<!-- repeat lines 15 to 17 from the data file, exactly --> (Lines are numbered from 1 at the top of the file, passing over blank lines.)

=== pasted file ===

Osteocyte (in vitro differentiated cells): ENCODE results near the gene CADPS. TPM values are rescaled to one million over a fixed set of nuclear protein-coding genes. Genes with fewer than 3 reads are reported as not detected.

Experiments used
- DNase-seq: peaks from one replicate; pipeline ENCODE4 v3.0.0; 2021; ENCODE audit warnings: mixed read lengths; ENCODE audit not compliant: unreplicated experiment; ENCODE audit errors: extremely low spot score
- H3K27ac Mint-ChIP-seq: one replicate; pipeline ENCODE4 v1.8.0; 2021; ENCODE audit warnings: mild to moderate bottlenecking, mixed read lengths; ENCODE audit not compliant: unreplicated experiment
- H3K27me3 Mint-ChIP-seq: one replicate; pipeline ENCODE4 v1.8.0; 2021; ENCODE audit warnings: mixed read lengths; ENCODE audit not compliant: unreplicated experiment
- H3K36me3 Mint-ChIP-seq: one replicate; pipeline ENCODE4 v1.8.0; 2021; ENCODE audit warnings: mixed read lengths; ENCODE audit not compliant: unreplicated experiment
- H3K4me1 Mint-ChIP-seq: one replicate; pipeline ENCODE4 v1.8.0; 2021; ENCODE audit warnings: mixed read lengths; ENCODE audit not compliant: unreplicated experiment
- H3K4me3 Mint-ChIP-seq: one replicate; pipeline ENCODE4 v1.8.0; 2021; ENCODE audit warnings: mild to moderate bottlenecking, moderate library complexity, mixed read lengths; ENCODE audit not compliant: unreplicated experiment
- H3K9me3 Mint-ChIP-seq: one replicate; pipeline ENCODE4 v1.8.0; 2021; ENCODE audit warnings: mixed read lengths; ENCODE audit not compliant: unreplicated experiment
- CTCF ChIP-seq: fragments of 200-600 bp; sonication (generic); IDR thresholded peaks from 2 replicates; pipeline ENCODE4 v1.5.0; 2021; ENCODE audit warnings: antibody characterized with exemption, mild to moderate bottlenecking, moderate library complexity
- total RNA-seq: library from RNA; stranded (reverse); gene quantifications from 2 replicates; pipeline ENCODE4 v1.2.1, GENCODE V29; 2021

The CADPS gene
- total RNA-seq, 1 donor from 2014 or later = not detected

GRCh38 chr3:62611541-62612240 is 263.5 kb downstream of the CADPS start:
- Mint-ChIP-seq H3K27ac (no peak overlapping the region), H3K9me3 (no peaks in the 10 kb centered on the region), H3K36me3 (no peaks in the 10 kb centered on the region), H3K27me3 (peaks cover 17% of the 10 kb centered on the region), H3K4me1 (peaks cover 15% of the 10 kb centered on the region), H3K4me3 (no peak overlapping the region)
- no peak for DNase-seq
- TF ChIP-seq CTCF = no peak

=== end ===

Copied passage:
- Mint-ChIP-seq H3K27ac (no peak overlapping the region), H3K9me3 (no peaks in the 10 kb centered on the region), H3K36me3 (no peaks in the 10 kb centered on the region), H3K27me3 (peaks cover 17% of the 10 kb centered on the region), H3K4me1 (peaks cover 15% of the 10 kb centered on the region), H3K4me3 (no peak overlapping the region)
- no peak for DNase-seq
- TF ChIP-seq CTCF = no peak